‘Verified sustainable’

Arguably the most important retailer initiative is McDonald’s pledge to begin purchasing “verified sustainable” beef in 2016, with Canada selected for the company’s first verified sustainable beef pilot project.

Copithorne-Barnes said the inclusive and collaborative approach McDonald’s has chosen is encouraging and arguably the best among the big retailers.

“It’s really been a driving force in bringing together a multi-collaborative platform in order to ensure that sustainable beef will be defined in a way that everybody can define and accept.”

That multi-stakeholder process stands in contrast to the opportunistic approaches of some companies, she said.

“You look at one of the more extreme examples, such as what Chipotle in the U.S. is doing, where it’s clear it has decided to drive consumers’ thinking for its own gain, whether there’s truth or not to how it is representing things,” she said. “McDonald’s, on the other hand, wants to make sure that everyone involved in this concept has a voice at the table and it gets it right.”

This means working with the Canadian Cattlemen’s Association, the Canadian roundtable, Alberta Beef Producers, and many other industry players. It also includes a strong science basis.

This shows in McDonald’s position on antimicrobial use. Rather than promote antibiotic free, it supports ‘judicious decision-making.’ Bruce Feinberg, McDonald’s global animal health and welfare officer, has simply stated: “McDonald’s believes that animals deserve care and we still support the treatment of sick animals.”

It’s important for producers to have clear, science-based criteria that aren’t unfairly restrictive, said Copithorne-Barnes.

“This is more likely to happen when industry is part of the decision-making team.”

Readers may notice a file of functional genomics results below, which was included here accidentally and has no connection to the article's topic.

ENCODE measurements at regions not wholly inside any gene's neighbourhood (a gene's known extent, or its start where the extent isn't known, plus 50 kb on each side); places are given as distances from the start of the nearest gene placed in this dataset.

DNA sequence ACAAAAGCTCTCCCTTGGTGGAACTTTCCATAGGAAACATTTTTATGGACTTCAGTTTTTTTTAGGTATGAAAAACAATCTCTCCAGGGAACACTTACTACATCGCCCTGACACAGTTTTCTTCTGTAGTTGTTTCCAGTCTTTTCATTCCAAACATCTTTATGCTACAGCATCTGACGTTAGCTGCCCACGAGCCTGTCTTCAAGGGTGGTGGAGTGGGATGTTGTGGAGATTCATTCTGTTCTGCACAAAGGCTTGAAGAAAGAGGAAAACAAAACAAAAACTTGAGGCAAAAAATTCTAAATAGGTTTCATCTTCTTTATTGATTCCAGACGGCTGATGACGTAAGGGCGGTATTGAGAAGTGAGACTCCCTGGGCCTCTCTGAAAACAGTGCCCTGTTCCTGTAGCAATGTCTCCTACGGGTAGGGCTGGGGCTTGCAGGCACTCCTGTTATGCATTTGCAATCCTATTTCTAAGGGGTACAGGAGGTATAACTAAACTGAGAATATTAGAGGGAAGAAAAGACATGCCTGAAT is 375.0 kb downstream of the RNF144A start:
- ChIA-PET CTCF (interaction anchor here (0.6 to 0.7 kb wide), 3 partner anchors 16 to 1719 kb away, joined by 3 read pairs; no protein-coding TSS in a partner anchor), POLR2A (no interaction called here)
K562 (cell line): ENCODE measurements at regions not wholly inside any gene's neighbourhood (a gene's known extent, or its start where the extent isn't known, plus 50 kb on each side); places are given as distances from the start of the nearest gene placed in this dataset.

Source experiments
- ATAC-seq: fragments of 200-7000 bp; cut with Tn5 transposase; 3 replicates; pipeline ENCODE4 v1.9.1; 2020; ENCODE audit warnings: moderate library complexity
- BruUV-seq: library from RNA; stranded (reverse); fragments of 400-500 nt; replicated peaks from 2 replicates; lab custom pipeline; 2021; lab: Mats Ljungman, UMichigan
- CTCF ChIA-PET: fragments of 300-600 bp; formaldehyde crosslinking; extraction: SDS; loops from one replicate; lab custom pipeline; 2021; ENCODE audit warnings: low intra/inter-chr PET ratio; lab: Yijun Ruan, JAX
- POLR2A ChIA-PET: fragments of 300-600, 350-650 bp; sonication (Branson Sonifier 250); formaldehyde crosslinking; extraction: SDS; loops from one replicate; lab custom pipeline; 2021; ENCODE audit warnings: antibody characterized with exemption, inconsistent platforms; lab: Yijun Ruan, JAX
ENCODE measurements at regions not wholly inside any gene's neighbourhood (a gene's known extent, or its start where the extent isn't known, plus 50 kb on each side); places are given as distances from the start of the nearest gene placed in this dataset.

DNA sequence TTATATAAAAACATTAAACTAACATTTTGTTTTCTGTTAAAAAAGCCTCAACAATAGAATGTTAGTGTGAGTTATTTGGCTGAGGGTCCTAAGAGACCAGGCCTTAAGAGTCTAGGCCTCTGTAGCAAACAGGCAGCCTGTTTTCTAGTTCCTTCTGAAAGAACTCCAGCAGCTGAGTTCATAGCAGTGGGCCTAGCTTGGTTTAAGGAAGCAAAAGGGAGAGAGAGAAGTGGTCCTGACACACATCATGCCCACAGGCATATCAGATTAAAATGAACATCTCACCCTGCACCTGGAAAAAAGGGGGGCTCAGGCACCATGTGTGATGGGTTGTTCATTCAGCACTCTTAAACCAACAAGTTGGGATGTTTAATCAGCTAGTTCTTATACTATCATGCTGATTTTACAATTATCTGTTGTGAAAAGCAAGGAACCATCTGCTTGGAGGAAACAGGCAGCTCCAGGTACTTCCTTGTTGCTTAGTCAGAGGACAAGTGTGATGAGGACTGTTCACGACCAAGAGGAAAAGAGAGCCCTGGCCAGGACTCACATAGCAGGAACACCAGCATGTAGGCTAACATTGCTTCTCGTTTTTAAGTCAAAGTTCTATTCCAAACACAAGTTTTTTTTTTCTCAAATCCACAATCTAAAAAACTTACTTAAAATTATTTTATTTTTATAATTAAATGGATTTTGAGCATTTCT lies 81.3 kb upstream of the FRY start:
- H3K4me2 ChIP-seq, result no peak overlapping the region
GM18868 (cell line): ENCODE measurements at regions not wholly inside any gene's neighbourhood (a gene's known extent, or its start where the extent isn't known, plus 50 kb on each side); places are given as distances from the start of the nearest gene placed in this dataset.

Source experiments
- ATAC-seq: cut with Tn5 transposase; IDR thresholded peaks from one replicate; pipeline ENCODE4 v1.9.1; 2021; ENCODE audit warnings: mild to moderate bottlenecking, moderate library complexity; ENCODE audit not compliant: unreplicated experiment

The road ahead

Copithorne-Barnes’ take on Walmart is an interesting one.

The company recently urged its meat and egg supplier to curb antimicrobial use, which garnered massive media coverage.

“The press called this absolutely earth shattering and a game changer, which made me laugh because it was about the last one in the game.”

But she was still relatively happy at where Walmart landed.

“What I was most proud of with Walmart is that for once it was a recommendation. Walmart has a tendency to send out prescriptive edicts. ‘You will or else we won’t.’ This was the first time when it comes to a sustainability factor that Walmart has said we ‘recommend,’ and the reality is I think a lot of that has to do with McDonald’s and others making a lot of headway through the concept of collaboration.”

But there are other issues to deal with.

“For example, I know first hand that antimicrobials are just the first step. We will be facing more questions about Ractopamine and hormones coming up very soon.”

But the recent signs of progress are also encouraging, she said.

“If we can keep what we’re doing open and transparent, at both a national and global level, hopefully these companies such as Walmart, Unilever, Nestlé, that are all walking down this path right now, will pay attention to this and we will have approaches we can live with.”

It’s important for the beef industry to work together, reach out to consumers and retailers, and “continually come up with new and creative ways to influence and deliver our messages.”

Social media will be a key part of that, but old-style communication is, too.

“One of the most productive things I’ve been able to accomplish in the past year and a half is to have people come out to the ranch so I can show them what we’re doing,” she said. “It’s one thing to have a 400-page document explaining what we’re doing. It’s another if you can see it or if I can tell you in my own words.

“We don’t need to get complicated. Just talk about the simple things we do every day and why we do them. That can go a long way.”